• Sorry, I should have said I’m using something close to blue44myst. But, if you can find my network, go ahead and give it a shot.

    • By the way, I’m in favor of using the term passphrase, not password. WPA2 allows imbedded spaces, which greatly enlarges the universe of possibilities that a hacker would have to deal with. Thus, you could choose a passphrase like “home after six”. The word “password” implies incorrectly that it has to be a single string with no spaces.

  • John Peek says:

    How do you ACCESS your ROUTER’s settings, so that you can follow these instructions to make it secure?

  • Wish this article had come out earlier. Someone logged into my router with the default password and changed it so I had to contact tech support to get control of my router back. While in the router settings, your wpa2 password is displayed for them to be able to gain access to the internet. I received a letter forwarded from my provider that told me I had a problem. (see below)
    YES, it can happen to anyone that does not know what to do to keep them out. Change default password also!

    Quote: You are being contacted on behalf of NBC Universal and its affiliates (“NBC Universal”) because your Internet account was identified as having been used recently to illegally copy and/or distribute the copyrighted movies and/or television shows listed at the bottom of this letter. This notice provides you with the information you need in order to take immediate action that can prevent serious legal and other consequences.

  • There are a number of websites where you can test your password strength, blue44myst is not overly strong, though probably enough to deter the casual attack.
    I create mine from the first three letters of three random words, each with one upper and two lower case letters, mix in a couple of numbers and a punctuation character or two and you have a password that can withstand brute force attacks for a considerable time.

  • Thank you for this valuable info, and to all that contributing with their comments. I’m going to change router password. BTW, while setting a repeater I read 54 Mbps connections don’t support WPA2 and -since I still have a couple of class G adapters-, I skipped turning on WPA2 protection despite both router and repeater are WPA2 capable. What can be done in this case? I appreciate your best advice.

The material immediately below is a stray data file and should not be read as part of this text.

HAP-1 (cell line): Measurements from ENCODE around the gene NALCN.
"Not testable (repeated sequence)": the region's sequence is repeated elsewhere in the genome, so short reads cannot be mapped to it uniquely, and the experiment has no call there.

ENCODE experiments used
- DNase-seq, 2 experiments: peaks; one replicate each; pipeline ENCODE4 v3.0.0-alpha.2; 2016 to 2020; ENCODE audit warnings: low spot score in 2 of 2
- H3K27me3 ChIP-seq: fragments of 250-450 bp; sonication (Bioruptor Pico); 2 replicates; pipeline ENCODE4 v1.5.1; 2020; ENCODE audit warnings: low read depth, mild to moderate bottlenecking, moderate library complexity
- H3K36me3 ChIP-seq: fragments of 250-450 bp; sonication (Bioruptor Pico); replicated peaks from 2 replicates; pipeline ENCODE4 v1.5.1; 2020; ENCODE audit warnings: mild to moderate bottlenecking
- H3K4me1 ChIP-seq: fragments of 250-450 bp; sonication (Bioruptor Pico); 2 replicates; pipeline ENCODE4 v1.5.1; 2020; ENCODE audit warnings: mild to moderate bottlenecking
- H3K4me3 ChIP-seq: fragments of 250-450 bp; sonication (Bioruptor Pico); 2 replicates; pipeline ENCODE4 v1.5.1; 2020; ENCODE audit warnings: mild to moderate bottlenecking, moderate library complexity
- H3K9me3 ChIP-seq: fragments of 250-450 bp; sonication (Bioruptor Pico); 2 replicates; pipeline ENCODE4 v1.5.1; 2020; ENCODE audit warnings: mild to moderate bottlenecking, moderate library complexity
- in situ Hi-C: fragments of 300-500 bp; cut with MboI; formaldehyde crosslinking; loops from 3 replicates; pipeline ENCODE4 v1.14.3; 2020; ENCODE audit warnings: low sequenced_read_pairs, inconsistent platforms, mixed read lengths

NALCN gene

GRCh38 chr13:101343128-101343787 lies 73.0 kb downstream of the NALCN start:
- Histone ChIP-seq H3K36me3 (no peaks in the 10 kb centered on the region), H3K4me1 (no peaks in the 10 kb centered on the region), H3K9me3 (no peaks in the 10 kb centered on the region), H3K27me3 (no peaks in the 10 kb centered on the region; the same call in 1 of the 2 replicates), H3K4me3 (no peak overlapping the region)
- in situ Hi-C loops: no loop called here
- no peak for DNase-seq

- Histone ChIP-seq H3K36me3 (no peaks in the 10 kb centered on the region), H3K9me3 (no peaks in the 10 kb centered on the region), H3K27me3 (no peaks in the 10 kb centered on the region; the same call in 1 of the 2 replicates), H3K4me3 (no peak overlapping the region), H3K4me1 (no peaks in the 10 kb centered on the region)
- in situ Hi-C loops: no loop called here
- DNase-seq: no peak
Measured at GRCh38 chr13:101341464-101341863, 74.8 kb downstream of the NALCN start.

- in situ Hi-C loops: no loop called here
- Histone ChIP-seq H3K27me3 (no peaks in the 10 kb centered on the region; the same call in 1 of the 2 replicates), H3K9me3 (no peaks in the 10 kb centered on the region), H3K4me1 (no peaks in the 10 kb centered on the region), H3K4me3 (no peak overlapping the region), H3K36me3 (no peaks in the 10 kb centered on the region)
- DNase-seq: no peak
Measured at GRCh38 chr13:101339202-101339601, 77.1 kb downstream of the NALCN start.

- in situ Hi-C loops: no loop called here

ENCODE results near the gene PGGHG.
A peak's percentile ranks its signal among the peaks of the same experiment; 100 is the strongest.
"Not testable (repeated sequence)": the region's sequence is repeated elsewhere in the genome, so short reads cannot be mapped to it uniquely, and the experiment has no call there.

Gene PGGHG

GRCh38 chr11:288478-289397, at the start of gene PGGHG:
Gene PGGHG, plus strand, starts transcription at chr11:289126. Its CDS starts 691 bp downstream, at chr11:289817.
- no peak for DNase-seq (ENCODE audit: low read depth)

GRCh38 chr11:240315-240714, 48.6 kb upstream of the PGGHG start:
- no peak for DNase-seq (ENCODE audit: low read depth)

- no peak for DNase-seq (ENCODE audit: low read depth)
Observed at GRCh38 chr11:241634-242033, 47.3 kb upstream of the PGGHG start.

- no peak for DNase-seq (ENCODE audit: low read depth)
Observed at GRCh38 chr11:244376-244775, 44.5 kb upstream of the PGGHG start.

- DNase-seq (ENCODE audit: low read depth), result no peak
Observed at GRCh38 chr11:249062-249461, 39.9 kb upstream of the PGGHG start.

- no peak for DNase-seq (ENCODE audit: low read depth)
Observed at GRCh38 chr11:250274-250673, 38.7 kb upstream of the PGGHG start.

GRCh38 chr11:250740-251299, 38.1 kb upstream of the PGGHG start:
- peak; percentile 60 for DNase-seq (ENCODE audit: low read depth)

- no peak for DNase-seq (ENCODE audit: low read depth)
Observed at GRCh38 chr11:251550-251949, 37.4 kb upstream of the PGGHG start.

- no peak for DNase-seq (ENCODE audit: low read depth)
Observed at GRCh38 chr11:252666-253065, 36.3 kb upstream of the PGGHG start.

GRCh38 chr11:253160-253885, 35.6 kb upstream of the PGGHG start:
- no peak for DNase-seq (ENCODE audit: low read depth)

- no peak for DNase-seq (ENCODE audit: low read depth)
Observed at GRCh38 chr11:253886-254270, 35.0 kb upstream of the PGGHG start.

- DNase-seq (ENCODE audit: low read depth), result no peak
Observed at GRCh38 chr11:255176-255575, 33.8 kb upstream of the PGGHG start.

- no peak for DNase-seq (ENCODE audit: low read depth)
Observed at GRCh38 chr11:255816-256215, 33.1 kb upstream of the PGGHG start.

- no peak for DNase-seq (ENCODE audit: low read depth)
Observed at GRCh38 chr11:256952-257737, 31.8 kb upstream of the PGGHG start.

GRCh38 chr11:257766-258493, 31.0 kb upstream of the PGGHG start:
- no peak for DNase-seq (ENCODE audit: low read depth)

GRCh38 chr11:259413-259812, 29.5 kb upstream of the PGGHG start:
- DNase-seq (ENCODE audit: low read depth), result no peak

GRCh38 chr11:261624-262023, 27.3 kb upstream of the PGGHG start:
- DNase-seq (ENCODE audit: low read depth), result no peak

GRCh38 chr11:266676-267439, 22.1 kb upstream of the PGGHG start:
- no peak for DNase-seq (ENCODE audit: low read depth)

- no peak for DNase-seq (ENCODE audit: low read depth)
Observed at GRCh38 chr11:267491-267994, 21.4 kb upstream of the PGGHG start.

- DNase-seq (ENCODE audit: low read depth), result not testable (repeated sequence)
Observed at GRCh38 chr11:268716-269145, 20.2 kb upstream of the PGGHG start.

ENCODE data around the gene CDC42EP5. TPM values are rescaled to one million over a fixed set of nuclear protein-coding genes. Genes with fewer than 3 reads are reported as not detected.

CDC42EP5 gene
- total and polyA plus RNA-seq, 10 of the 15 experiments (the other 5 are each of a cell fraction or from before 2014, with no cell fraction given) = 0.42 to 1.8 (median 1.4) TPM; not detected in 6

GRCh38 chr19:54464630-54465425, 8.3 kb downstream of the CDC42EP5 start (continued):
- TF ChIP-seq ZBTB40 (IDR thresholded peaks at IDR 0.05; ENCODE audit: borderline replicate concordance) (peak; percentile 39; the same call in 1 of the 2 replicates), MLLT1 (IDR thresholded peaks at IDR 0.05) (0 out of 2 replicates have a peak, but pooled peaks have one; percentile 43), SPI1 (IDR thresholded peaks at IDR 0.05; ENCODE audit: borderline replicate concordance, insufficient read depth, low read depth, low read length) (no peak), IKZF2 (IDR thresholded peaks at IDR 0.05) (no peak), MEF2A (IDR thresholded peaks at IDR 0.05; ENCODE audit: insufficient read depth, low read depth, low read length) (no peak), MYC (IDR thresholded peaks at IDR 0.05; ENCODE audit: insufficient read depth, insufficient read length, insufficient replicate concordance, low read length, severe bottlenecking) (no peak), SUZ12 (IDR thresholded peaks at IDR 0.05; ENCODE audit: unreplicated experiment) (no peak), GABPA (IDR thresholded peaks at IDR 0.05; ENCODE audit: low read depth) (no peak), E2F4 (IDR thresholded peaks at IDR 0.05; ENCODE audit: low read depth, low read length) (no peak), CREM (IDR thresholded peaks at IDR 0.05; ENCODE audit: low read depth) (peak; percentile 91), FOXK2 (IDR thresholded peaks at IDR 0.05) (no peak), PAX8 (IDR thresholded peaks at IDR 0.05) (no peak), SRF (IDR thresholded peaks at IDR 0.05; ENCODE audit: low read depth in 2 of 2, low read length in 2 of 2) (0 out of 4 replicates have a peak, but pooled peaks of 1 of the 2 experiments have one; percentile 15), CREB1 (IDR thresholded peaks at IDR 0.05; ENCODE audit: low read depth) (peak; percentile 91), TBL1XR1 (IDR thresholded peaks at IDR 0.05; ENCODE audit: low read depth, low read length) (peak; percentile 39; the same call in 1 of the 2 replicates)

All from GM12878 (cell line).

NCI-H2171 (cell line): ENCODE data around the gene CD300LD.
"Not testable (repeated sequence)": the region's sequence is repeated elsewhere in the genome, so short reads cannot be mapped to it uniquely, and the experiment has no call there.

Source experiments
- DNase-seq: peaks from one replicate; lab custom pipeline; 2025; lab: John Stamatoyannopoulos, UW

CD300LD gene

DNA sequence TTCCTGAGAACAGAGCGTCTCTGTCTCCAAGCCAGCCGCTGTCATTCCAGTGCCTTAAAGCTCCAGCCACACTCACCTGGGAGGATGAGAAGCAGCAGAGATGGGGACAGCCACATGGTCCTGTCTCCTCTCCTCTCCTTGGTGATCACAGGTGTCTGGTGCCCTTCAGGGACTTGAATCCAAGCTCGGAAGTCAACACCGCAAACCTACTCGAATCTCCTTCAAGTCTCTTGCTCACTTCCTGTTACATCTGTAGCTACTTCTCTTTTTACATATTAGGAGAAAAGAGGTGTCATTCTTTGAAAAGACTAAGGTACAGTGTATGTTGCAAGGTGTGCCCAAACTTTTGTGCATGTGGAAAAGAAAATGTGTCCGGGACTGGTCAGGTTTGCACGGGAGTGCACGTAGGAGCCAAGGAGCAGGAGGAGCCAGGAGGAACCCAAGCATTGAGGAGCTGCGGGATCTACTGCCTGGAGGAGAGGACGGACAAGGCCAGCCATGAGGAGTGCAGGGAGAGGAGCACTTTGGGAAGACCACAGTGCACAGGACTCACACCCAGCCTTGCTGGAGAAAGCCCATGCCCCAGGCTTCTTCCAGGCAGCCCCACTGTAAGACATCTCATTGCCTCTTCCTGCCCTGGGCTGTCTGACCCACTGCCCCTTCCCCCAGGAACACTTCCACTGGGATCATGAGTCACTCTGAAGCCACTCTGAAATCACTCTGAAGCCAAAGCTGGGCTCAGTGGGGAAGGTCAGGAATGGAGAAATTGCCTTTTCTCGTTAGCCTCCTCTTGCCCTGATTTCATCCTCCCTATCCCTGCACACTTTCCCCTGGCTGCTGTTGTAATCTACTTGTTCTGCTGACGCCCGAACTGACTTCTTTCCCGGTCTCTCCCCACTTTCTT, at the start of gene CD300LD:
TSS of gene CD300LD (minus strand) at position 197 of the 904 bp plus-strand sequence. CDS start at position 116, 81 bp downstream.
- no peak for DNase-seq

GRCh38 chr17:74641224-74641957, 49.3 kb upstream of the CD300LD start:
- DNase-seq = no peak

• One technique that can help create more-secure passwords is to use the first letter of each word in a long sentence to create what appears to be a random string, but is easy for you to remember. Take, for example, the sentence: “This is not the real password I use for any of my devices today, but it is quite similar in how it works.” This would become “TintrpIu4aomd2d,biiqsihiw.” which, at 26 characters (including punctuation — 24 without), will withstand a brute force attack and also a “dictionary attack.” For those who don’t know, a dictionary attack is where the hacker uses words from the dictionary, either alone or in combination with other words, in an attempt to find the password.

    In my job, I often need to know customers’ passwords for various accounts and devices including routers. I’ve found way too many people create passwords by using important dates, pets’ names, children’s names, names or phrases from their religion, and common words found in any dictionary. A neighbor or other social engineer doesn’t have to do much work to find out what dates are important to your family, to know that your only child “Amber” named the family dog “Farley” or that you have a big “John 3:16” bumper sticker on the back of your mini-van. If you want to keep unauthorized people out of your network, don’t use these things to create your password.

    In my experience, the vast majority of successful hacking attempts have been completed by people looking for free internet access and who know the owner of the device that was hacked. They used simple and basic social engineering techniques to gain access to the device, and then use it for their own purposes. More advanced hackers often use these simple techniques as well, but they want your personal information, not just your internet bandwidth. It is important to guard against both types of attacks. The techniques from this article will help protect you from both types of hackers.

  • Why should “guest networking” be turned off? I’ve used it successfully to allow limited (i.e. just Web-browsing) access, and it’s secured with a strong passphrase (one which, not so tangetially, is quite different from the router’s master password). Thanks in advance.

  • You are so awesome! I do not believe I’ve read anything like this before.

    So nice to discover someone with a few unique thoughts on this topic.
    Seriously.. thank you for starting this up. This website is something that’s needed on the web, someone with a little originality!

  • How can I secure my laptop from hacking when I connect to a private home wifi? VPN would protect my connection to the internet, but what to do to secure the connection to the home owner’s wifi during an Airbnb stay?